Torres said she was fortunate to have patient leadership that gave her time to acclimate to the new climate and although it took her a while to get used to Puerto Rico’s very different weather. , Torres quickly adapted to the military lifestyle.

Torres deployed to Iraq in October 2006 and again in June 2010, both in support of Operation Iraqi Freedom.

These deployments taught her a lot about the people she surrounded herself with.

“What I’ve learned the most is that the people you need behind you in battle and in life will always be there, whether it’s family or fight buddies,” she said. . “You have to learn to lean on them.”

Torres said her first deployment was very different from her second due to the arrival of her son.

“My first deployment, I was at a forward operating base in southeast Baghdad, and my parents kept telling me, ‘please don’t go there and be a hero’, because they knew that’s who I am as a person,” she said. “Second, I was in a personal security detail so I was on the road a lot, but my son wasn’t even two. So being away from him was really difficult.

Her son’s father was also deployed in Iraq at the time and contracted severe meningitis. Due to security concerns in the area, she was unable to receive updates on her status.

“It was a lot to deal with on top of the stress of completing the mission,” Torres said. “I pondered a lot during this deployment as I was the rear vehicle commander and when we came through the gates my team needed me to be focused. I learned that I could handle a lot more stress than I could never have imagined and continue to perform under the pressure of combat.

After her deployments, Torres went through the US Army Drill Sergeant Academy in Fort Jackson, SC to help turn civilian volunteers into combat engineers.

While in Fort Leonard Wood, Missouri, she noticed something was wrong with her daughter.

“I was supposed to be stationed in Hawaii, but my daughter, who was about a year old, started to regress in her development,” she said. “I thought she might be autistic, and there was an opening at Army South on Joint Base San Antonio – Fort Sam Houston, which is the main medical station in all branches. So I took the job, I got here and eventually she was diagnosed with autism.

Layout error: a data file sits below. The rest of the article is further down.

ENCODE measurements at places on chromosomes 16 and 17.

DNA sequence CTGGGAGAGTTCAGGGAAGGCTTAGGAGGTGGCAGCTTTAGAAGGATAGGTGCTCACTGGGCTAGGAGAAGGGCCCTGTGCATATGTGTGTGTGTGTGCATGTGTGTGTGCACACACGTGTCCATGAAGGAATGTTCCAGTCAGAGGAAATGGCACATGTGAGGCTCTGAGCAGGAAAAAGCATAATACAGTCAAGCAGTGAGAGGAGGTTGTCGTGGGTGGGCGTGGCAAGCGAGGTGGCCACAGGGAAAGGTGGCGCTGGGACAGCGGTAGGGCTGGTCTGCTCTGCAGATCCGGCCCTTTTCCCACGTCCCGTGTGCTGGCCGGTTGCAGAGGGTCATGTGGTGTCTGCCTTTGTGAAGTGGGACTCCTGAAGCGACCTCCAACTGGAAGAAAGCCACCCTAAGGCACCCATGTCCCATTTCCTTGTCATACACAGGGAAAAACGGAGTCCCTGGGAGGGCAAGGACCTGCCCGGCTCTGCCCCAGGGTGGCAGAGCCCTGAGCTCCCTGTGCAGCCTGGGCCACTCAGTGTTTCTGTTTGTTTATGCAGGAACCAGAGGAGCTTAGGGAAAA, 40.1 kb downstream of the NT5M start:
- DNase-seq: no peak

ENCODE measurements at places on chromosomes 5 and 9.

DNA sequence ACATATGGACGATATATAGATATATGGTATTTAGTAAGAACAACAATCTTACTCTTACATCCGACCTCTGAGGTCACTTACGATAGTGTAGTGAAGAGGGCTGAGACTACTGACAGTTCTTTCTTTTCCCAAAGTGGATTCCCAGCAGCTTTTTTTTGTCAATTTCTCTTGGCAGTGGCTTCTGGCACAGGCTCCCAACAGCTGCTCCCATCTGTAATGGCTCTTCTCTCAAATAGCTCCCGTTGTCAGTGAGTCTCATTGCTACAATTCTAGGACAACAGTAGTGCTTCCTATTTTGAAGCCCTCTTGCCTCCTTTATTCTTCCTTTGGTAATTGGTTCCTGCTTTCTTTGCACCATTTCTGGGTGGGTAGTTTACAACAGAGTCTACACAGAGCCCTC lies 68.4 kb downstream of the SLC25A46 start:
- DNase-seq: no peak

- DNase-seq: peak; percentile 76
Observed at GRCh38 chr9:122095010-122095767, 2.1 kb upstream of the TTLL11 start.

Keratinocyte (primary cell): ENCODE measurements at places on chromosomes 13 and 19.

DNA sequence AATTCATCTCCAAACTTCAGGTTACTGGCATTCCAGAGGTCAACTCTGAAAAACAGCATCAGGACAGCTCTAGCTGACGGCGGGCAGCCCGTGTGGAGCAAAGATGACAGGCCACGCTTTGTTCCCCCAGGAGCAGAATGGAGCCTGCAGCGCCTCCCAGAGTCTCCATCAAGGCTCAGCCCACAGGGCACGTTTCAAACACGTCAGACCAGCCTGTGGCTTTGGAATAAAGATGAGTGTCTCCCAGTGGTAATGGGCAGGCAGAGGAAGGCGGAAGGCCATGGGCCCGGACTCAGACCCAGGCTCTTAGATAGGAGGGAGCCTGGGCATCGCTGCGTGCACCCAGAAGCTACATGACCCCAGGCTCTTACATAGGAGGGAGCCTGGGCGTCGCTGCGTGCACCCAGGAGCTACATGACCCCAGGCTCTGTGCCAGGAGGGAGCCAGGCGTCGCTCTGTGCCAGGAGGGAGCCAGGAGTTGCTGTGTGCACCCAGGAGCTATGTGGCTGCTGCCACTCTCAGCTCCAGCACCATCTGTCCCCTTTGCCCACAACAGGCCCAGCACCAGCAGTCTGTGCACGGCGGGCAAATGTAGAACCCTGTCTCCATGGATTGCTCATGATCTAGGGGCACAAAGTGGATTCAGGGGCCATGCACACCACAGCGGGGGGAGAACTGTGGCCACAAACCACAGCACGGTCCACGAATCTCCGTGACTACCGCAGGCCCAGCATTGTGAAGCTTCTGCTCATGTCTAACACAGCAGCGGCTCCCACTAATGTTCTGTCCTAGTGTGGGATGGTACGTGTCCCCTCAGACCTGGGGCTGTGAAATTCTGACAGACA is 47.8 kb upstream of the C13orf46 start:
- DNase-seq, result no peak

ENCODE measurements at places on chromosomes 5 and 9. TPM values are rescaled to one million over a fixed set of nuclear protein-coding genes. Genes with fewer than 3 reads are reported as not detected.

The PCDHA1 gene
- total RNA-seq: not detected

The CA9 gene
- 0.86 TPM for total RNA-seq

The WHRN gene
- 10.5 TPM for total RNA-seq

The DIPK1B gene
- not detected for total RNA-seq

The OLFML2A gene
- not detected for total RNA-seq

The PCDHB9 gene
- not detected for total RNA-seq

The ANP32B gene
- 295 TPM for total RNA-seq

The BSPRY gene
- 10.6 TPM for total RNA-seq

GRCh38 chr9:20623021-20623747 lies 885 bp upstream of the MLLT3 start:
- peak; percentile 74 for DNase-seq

Luckily, she was able to get all the medical attention her daughter needed, but Torres again needed the support of her family as her mission required her to travel often. Her mother helped with childcare as she traveled all over Central and South America and the Caribbean.

Torres was able to receive a compassionate posting in her current position to allow continued medical care for her daughter.

Through all of his postings, deployments, and missions, Torres credits his triumphs and successes to the support of his family, friends, and fellow combatants. Specifically, her mother, Tammy, and her two sisters, Jennifer and Tamara, who took care of her children over the years and always pushed her to be the leader she was meant to be.

“I’ve always had an incredible support system at home, from family and friends, and in the military,” Torres said with a smile. “When you have that, it makes it all pretty easy. I mean, 17 years in the military went by pretty quickly, and the rest of my story is still being written.








Date taken: 21.09.2022
Date posted: 21.09.2022 18:21
Story ID: 429821
Location: FORT SAM HOUSTON, Texas, USA
Hometown: FAJARDO, PR